We have all heard of credit reporting, but have you heard of credit scoring?
Your comprehensive credit report is one of your most important financial assets. Safeguarding the integrity of this report is an important part of the finance application process as it contains information that will affect your ability to obtain credit or a loan.
What is your credit score?
Credit scoring is a mathematical assessment of personal and financial data included in your credit report. Your credit score is calculated by the credit reporting agency using a number of complex formulas. Each agency adopts slightly different formulas to calculate your score. Your score will be between zero to 1,000 or 1,200. The higher your score, the better your credit rating and your being less of a risk to the lender.
Did you know that a score of less than 500 will severely affect your ability to gain finance from many lenders?
You can retrieve your credit score free of charge within minutes from the following online providers:
– Credit Savvy
– Credit Simple
Comprehensive credit reporting
This report has undergone some big changes and is the basis for your credit score. In Australia there are three main credit reporting agencies:
2. Check Your Credit (Illion)
You will have a credit report if you have applied for any form of credit or loan. These can include:
1. mobile phone contracts
2. credit cards
3. residential or personal loans, or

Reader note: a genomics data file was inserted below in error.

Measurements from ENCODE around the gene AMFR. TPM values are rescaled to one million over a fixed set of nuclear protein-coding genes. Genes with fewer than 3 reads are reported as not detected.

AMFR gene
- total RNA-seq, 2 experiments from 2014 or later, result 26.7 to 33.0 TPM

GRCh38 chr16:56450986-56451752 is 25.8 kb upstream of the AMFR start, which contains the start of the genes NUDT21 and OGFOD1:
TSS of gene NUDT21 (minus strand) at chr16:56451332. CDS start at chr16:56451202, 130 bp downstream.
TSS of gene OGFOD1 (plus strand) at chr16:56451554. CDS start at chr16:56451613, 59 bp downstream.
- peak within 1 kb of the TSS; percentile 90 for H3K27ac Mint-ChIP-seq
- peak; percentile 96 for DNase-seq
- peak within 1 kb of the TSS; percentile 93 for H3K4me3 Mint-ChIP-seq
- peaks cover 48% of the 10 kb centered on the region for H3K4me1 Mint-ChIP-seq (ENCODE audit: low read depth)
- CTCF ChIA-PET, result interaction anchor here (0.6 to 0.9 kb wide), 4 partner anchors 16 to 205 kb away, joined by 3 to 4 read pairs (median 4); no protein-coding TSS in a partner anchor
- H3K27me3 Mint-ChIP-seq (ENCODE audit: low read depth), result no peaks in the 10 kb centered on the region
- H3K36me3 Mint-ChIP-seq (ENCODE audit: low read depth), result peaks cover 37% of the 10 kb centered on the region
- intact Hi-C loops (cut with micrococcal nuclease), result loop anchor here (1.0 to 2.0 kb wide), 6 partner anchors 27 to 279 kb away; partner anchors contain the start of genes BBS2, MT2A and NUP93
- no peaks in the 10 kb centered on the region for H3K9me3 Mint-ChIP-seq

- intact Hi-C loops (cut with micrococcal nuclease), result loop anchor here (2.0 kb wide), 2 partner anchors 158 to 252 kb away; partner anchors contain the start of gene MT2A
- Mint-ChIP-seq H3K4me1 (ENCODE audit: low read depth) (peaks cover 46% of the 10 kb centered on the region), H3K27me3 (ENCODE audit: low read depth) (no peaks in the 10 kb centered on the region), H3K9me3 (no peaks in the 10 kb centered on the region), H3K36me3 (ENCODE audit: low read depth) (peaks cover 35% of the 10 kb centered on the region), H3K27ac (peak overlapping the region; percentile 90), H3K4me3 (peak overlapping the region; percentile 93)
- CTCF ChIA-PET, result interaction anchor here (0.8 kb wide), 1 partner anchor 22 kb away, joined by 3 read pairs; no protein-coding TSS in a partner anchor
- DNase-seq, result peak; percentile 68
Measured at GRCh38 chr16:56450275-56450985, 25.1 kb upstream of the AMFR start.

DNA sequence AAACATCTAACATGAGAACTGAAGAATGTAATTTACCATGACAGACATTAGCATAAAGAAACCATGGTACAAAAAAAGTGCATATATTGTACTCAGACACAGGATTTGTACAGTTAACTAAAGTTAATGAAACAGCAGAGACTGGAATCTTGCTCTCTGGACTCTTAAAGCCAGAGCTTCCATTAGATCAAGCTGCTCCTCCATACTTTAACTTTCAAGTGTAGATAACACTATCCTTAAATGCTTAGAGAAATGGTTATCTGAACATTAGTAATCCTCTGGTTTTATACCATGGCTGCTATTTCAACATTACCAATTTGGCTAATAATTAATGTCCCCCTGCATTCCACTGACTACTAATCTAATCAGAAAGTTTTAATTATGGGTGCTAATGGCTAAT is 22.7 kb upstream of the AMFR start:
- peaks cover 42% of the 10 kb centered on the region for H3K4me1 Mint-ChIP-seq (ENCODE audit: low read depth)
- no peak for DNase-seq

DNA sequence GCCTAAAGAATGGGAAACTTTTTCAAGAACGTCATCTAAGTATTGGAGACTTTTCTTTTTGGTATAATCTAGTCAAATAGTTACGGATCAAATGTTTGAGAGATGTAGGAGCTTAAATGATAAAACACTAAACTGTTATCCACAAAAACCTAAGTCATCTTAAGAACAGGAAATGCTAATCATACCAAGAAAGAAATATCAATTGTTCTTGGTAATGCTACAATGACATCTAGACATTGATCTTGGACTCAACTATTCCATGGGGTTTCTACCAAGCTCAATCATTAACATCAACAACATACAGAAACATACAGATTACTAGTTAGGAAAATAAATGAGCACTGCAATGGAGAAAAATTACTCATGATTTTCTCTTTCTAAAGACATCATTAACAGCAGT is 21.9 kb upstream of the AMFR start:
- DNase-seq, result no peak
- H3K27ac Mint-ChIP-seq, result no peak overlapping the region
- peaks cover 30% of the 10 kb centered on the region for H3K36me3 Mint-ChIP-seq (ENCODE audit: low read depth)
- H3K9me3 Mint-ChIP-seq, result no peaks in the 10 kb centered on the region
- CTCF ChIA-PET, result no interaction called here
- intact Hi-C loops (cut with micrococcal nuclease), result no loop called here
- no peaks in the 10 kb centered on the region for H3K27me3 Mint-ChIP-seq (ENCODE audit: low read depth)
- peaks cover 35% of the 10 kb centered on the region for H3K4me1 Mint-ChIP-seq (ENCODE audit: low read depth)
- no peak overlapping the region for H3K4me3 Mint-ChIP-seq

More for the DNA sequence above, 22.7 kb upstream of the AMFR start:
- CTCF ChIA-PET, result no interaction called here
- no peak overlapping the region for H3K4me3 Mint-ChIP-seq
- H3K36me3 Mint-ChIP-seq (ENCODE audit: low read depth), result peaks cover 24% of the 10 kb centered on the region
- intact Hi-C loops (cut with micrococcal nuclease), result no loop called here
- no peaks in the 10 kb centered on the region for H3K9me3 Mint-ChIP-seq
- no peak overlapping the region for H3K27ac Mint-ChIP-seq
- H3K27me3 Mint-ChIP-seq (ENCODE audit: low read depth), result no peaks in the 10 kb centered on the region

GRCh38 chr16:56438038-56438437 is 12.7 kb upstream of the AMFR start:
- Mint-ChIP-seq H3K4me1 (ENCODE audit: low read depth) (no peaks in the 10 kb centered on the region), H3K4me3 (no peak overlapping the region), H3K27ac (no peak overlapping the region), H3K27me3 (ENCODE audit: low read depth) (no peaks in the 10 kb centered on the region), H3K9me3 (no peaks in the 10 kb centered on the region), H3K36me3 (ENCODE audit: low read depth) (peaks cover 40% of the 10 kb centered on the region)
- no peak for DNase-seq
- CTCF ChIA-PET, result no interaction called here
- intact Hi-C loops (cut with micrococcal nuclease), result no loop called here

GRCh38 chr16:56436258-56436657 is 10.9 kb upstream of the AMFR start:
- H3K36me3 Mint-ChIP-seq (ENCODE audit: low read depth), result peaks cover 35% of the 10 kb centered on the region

4. hire purchase.
Your comprehensive credit report contains information on your credit products and applications, repayment history, defaults on your bills and repayments (such as loans and credit cards), debt and bankruptcy agreements and credit report requests.
Previously, credit reports displayed more negative credit behaviours, but now it also includes more positive information such as repayment history to show and illustrate your financial management.
It is important that you check that all loans and debts listed on the report actually belong to you and the personal details are correct. If there are any mistakes, contact the agency to correct any errors.
So what affects my credit score?
The exact formula used is a closely guarded secret that not even the lenders know.
What we do know is that there are some behaviours you can control that will affect your score:
1. late payments
2. overuse of credit, and
3. limiting the number of credit applications.
Did you know that all finance applications are recorded on your credit report?
We have had clients lodge a loan application with us, only to be rejected due to a poor credit score.
When we investigated the situation we found there had been multiple credit enquiries listed in a short period of time.
More often than not, what clients don’t realise is that every time they were offered (and accepted) a new credit card (at their local grocery store and service station) these services were individually lodged as a credit enquiry.
This sequence of events resulted in a low credit score and subsequent rejection by the lender.
Surely the lender can understand what really happened?
Unfortunately for many lenders, your credit score is a heavy influencer in determining the risk of lending money to you. However, there is good news with changes to comprehensive credit reporting now providing a clearer and fuller picture of your credit activities. Lenders are now in a much better position to see your repayment activities and if you are efficiently managing your debts.
What should I be doing?
You need to be conscious of your credit report. Make sure you meet all your credit obligations. If you are considering refinancing in the next couple of years, be aware of all agreements, pre-approvals and enquiries you make (where you sign a privacy agreement) as these will generally result in an entry on your credit report. These entries stay on your file for 5 years.
Making your repayments on time is key!